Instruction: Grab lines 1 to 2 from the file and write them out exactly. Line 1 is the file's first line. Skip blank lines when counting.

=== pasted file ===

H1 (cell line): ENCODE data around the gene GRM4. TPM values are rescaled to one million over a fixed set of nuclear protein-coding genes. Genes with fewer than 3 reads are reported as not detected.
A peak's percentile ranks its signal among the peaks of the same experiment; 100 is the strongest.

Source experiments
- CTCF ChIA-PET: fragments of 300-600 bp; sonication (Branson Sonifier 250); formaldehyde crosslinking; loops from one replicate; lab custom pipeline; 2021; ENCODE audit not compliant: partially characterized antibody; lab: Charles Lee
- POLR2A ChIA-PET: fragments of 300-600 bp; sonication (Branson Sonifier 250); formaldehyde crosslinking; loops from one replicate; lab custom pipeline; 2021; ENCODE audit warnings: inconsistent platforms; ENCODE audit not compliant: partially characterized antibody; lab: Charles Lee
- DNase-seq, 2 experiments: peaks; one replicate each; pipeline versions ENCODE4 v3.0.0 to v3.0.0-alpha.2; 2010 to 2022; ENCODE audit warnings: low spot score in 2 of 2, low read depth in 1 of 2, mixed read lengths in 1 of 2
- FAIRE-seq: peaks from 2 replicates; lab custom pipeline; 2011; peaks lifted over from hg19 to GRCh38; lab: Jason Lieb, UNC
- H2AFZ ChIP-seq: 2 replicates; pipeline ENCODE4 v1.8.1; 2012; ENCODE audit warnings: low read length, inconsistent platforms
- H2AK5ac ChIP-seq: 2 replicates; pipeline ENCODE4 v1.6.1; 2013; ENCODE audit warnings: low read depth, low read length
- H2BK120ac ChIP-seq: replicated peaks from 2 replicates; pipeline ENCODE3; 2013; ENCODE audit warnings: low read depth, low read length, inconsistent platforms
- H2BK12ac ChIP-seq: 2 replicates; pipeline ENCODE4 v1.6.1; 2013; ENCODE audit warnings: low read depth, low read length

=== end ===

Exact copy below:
H1 (cell line): ENCODE data around the gene GRM4. TPM values are rescaled to one million over a fixed set of nuclear protein-coding genes. Genes with fewer than 3 reads are reported as not detected.
A peak's percentile ranks its signal among the peaks of the same experiment; 100 is the strongest.